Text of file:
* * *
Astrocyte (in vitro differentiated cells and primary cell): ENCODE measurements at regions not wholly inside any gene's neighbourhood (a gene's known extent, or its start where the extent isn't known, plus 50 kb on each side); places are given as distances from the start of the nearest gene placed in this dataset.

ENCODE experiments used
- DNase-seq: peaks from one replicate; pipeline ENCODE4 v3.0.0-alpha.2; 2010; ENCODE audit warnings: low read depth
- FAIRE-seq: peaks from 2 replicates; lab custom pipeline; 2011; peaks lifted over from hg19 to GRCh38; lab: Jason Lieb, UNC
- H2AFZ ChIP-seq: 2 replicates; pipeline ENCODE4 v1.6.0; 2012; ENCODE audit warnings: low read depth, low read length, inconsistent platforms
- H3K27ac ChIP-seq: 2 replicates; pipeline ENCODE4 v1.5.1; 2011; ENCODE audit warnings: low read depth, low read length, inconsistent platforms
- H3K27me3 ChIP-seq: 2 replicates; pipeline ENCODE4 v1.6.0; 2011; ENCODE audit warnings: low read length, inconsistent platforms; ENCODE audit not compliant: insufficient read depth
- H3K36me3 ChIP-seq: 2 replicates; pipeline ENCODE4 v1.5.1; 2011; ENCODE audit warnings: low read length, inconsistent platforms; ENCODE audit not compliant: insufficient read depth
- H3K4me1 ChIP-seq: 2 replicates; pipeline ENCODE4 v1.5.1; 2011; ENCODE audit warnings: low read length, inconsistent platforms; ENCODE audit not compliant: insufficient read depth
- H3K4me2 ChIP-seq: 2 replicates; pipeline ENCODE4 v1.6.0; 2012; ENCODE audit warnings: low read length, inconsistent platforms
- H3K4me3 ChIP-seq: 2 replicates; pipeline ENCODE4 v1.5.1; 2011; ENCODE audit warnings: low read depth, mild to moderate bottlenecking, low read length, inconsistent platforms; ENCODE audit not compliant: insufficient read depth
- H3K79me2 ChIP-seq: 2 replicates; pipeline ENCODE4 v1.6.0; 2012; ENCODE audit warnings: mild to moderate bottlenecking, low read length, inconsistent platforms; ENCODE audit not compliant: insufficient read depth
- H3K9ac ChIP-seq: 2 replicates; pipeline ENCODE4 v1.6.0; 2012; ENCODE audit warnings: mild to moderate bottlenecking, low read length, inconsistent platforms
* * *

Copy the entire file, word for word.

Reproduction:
Astrocyte (in vitro differentiated cells and primary cell): ENCODE measurements at regions not wholly inside any gene's neighbourhood (a gene's known extent, or its start where the extent isn't known, plus 50 kb on each side); places are given as distances from the start of the nearest gene placed in this dataset.

ENCODE experiments used
- DNase-seq: peaks from one replicate; pipeline ENCODE4 v3.0.0-alpha.2; 2010; ENCODE audit warnings: low read depth
- FAIRE-seq: peaks from 2 replicates; lab custom pipeline; 2011; peaks lifted over from hg19 to GRCh38; lab: Jason Lieb, UNC
- H2AFZ ChIP-seq: 2 replicates; pipeline ENCODE4 v1.6.0; 2012; ENCODE audit warnings: low read depth, low read length, inconsistent platforms
- H3K27ac ChIP-seq: 2 replicates; pipeline ENCODE4 v1.5.1; 2011; ENCODE audit warnings: low read depth, low read length, inconsistent platforms
- H3K27me3 ChIP-seq: 2 replicates; pipeline ENCODE4 v1.6.0; 2011; ENCODE audit warnings: low read length, inconsistent platforms; ENCODE audit not compliant: insufficient read depth
- H3K36me3 ChIP-seq: 2 replicates; pipeline ENCODE4 v1.5.1; 2011; ENCODE audit warnings: low read length, inconsistent platforms; ENCODE audit not compliant: insufficient read depth
- H3K4me1 ChIP-seq: 2 replicates; pipeline ENCODE4 v1.5.1; 2011; ENCODE audit warnings: low read length, inconsistent platforms; ENCODE audit not compliant: insufficient read depth
- H3K4me2 ChIP-seq: 2 replicates; pipeline ENCODE4 v1.6.0; 2012; ENCODE audit warnings: low read length, inconsistent platforms
- H3K4me3 ChIP-seq: 2 replicates; pipeline ENCODE4 v1.5.1; 2011; ENCODE audit warnings: low read depth, mild to moderate bottlenecking, low read length, inconsistent platforms; ENCODE audit not compliant: insufficient read depth
- H3K79me2 ChIP-seq: 2 replicates; pipeline ENCODE4 v1.6.0; 2012; ENCODE audit warnings: mild to moderate bottlenecking, low read length, inconsistent platforms; ENCODE audit not compliant: insufficient read depth
- H3K9ac ChIP-seq: 2 replicates; pipeline ENCODE4 v1.6.0; 2012; ENCODE audit warnings: mild to moderate bottlenecking, low read length, inconsistent platforms